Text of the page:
Marcela Sánchez has four children who were all still sleeping at 8 a.m. on Christmas morning. But unlike other children in Carpentersville who woke up assuming Santa was already back at the North Pole, Sánchez's children woke up with news that Santa had just arrived -- on a fire truck.
Carpentersville firefighters teamed up for the second year in a row to bring a merrier Christmas to two low-income local families. Union members in International Association of Fire Fighters Local 4790 pooled more than $600 to buy gifts and deliver them to Sánchez's children as well as three of Matty Ramón's kids.
"To me, this Christmas, they are saviors," Sánchez said.
Sánchez wasn't going to have any gifts for her children this year. Her husband was recently arrested by immigration officials, stripping the family of its sole breadwinner.
But on Christmas morning, as Sánchez looked around at discarded wrapping paper all over the floor and the shining eyes of her children, she was speechless.
"I was surprised, emotional, happy," Sánchez said. "I just had no words. I didn't know what to say.
"They really helped me."
Ramón had similarly muted plans for gift-giving this Christmas. When she found out the firefighters would be stepping in, she asked her three youngest kids -- 16, 15 and 13 years old -- to write a wish list for Santa.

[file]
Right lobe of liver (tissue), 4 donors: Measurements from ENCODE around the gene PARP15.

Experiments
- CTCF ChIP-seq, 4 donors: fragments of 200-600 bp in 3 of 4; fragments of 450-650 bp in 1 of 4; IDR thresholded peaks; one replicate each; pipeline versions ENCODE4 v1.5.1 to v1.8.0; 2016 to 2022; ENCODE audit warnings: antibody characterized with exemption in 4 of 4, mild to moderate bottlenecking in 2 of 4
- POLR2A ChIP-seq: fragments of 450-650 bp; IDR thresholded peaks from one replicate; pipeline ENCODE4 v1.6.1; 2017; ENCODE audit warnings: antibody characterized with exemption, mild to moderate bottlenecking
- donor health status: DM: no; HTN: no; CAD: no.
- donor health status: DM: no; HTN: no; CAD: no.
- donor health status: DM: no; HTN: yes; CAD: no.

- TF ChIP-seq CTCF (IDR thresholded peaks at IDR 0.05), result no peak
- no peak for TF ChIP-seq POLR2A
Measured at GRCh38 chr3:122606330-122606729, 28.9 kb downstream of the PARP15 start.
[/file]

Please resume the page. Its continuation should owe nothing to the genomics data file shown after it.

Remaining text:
They ended up getting most of the things they wanted, including a bicycle and a Monopoly game for the youngest, skinny jeans and a sketch pad for the 15-year-old and dress shoes for the oldest son.
"If it weren't for them, my kids would not have gotten a Christmas," Ramón said. "I'm very, very thankful."
Carpentersville firefighters Tony Ferreiro and Brian Simpson organized the Christmas surprises.
Ferreiro said the two families were recommended by District 300. St. Monica's Catholic Church also pitched in and donated a gift for each of the seven children.
"A lot of us have a lot," Ferreiro said. "When you realize how much people don't have, you want to make sure that they can have a good Christmas too."
Both Sánchez and Ramón are looking toward next year when they hope to be in a position to pass along such kindness to other families.
It's like karma, Sánchez said.
"This year something good happened to me."